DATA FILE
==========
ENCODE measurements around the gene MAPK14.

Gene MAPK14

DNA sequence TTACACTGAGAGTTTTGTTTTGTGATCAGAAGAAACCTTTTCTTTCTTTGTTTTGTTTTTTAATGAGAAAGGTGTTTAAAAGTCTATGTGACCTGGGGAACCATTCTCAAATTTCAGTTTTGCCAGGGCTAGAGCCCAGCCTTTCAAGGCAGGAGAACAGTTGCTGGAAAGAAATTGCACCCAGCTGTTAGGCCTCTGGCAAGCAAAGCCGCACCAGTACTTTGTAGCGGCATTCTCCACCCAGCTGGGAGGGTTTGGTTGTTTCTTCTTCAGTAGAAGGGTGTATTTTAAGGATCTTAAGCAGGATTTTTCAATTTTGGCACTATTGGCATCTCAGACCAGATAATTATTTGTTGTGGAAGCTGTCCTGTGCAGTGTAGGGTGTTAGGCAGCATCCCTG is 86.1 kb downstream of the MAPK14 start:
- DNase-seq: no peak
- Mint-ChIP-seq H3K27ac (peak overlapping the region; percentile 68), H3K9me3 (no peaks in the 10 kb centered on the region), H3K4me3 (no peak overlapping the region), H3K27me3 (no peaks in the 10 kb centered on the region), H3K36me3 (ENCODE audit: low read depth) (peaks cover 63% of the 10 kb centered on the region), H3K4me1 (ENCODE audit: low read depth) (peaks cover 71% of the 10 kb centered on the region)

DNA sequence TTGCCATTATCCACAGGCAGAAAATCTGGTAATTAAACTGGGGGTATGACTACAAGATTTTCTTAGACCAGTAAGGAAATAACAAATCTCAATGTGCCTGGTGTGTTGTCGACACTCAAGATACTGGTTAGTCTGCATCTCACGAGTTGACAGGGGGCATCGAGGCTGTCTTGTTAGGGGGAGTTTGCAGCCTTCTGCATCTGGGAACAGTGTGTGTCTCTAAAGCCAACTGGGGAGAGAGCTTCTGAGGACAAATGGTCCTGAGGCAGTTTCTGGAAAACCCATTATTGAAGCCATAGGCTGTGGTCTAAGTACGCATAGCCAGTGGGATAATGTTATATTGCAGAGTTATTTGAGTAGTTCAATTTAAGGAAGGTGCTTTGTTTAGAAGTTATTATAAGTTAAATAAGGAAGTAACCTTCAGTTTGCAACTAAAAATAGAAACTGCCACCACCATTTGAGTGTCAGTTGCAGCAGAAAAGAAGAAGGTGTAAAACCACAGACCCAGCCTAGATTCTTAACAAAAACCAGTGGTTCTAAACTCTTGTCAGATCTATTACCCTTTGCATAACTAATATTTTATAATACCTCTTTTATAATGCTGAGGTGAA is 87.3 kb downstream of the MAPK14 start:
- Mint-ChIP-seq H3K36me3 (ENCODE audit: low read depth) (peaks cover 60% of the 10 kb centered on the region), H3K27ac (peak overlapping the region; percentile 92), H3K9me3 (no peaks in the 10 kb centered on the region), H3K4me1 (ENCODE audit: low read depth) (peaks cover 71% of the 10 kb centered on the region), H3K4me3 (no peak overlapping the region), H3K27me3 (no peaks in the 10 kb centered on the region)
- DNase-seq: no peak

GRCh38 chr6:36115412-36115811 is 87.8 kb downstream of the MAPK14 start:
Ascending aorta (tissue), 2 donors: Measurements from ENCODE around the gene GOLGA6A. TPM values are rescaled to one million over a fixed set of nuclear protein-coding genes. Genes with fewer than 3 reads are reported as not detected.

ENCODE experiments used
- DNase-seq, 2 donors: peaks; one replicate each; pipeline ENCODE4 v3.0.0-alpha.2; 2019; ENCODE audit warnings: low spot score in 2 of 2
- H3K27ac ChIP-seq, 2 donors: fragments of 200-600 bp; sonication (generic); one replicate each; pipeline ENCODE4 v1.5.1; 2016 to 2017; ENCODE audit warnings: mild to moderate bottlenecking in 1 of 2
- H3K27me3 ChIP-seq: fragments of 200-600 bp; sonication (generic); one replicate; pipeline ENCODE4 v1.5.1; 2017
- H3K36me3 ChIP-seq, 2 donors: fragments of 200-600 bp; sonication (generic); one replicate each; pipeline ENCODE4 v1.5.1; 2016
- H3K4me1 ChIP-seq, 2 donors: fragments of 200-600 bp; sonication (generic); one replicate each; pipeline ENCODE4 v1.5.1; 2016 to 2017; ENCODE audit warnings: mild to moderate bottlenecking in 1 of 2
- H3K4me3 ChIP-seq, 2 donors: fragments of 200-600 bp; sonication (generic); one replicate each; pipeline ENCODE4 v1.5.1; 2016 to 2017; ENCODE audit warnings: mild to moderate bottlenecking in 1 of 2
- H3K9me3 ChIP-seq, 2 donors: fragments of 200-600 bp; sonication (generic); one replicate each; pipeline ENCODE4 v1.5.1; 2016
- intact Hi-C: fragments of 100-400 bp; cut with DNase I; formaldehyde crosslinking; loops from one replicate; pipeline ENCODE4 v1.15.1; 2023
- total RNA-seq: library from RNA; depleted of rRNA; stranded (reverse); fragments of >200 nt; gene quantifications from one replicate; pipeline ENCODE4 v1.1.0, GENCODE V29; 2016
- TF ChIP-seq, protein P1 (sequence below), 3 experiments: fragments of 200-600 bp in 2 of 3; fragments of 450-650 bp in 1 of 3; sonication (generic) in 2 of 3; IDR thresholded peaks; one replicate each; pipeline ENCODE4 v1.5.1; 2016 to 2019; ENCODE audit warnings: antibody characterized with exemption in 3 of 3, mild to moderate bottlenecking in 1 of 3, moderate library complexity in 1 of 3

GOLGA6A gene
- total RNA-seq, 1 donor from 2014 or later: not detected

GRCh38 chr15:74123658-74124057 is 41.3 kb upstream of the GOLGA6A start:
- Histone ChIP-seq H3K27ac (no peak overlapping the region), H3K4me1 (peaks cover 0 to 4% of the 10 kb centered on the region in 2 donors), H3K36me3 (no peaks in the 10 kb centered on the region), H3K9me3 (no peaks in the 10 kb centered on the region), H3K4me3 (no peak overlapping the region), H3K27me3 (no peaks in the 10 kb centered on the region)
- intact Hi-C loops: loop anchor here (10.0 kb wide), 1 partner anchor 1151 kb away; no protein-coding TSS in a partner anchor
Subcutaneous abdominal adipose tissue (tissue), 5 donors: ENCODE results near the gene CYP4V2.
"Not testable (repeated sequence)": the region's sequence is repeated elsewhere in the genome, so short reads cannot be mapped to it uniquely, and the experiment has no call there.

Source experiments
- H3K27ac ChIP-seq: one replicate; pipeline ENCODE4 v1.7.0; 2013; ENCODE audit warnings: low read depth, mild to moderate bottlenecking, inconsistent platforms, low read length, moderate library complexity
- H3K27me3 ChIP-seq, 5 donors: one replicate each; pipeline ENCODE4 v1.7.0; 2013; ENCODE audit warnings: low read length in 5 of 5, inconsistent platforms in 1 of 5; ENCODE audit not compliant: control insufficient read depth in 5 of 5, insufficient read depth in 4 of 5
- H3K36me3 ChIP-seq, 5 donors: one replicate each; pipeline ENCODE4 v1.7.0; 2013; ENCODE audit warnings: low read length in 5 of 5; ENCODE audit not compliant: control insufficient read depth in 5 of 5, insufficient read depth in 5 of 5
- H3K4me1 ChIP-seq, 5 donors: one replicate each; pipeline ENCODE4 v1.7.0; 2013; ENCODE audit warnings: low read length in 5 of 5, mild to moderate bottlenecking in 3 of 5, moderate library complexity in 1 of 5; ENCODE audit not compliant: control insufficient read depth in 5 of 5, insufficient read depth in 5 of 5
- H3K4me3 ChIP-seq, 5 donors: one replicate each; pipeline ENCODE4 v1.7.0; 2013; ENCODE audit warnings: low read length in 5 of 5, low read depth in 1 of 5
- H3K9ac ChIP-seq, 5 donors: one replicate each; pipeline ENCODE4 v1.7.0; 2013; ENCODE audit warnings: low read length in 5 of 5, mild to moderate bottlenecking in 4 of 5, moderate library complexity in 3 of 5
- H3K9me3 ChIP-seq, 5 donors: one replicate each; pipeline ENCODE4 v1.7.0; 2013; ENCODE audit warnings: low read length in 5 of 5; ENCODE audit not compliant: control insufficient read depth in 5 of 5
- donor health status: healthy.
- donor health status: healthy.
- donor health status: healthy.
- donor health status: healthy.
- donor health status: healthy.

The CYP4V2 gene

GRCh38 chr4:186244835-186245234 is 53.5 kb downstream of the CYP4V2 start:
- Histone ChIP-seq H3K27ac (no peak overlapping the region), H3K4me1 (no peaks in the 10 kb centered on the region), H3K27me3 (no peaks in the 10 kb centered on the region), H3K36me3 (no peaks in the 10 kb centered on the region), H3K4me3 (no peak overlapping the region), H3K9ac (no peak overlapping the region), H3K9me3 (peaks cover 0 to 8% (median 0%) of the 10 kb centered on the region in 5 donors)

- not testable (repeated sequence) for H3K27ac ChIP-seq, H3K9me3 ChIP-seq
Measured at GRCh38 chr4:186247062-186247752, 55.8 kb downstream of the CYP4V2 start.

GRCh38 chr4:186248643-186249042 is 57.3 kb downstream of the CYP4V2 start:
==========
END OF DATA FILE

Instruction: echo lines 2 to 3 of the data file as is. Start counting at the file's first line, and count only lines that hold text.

Gene MAPK14

DNA sequence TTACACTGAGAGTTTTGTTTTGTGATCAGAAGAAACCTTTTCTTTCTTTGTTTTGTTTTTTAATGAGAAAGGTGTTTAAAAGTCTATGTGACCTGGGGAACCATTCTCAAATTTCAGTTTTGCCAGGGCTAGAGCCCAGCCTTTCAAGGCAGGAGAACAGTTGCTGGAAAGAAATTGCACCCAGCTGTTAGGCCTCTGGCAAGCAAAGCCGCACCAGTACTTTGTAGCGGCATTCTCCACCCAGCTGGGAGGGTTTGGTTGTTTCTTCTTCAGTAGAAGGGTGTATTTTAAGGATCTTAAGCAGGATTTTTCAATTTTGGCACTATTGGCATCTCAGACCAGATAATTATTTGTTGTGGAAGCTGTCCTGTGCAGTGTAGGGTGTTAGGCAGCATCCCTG is 86.1 kb downstream of the MAPK14 start: